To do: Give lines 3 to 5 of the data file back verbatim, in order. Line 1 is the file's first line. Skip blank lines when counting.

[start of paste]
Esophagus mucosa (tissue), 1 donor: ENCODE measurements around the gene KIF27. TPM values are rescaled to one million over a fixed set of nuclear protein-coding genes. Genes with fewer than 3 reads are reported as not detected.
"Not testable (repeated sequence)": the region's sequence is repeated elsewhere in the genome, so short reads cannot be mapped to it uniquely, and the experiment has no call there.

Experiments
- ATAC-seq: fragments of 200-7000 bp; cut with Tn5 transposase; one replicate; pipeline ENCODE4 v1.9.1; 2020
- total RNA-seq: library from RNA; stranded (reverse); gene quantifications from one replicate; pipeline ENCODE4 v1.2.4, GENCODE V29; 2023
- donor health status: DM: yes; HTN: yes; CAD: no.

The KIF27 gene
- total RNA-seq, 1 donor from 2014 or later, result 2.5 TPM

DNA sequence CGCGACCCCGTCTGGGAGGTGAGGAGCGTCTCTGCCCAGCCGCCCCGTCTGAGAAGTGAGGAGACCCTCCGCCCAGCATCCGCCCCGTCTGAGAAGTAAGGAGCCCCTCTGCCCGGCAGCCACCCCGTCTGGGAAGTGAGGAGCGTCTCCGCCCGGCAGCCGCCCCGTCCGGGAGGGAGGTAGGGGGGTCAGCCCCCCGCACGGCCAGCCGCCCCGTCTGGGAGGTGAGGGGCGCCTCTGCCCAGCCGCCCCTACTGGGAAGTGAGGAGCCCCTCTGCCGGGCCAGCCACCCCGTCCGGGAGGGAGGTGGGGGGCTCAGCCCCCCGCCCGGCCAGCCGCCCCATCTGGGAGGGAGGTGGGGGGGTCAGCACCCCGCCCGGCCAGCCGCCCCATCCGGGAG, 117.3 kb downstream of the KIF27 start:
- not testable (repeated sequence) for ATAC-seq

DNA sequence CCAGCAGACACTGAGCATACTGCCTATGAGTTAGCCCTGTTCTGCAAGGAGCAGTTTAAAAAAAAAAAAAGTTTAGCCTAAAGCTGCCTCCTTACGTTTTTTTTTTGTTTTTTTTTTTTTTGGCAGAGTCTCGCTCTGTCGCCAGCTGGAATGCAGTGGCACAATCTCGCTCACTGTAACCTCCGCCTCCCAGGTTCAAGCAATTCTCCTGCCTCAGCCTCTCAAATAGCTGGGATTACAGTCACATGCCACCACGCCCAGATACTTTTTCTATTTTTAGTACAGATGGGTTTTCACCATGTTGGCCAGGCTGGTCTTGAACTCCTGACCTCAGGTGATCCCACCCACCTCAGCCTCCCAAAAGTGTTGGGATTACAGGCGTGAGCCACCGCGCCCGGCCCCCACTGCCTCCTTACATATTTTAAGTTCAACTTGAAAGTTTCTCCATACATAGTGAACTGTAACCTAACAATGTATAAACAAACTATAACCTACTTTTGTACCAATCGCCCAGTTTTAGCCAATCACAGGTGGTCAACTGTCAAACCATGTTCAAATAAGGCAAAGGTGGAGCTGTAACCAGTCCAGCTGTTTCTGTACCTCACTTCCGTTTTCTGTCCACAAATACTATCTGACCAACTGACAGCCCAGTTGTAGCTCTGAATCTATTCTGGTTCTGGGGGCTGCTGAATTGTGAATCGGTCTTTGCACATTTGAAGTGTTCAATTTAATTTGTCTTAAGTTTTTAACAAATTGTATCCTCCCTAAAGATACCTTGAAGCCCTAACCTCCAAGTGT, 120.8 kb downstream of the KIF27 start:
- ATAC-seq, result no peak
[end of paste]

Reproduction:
Experiments
- ATAC-seq: fragments of 200-7000 bp; cut with Tn5 transposase; one replicate; pipeline ENCODE4 v1.9.1; 2020
- total RNA-seq: library from RNA; stranded (reverse); gene quantifications from one replicate; pipeline ENCODE4 v1.2.4, GENCODE V29; 2023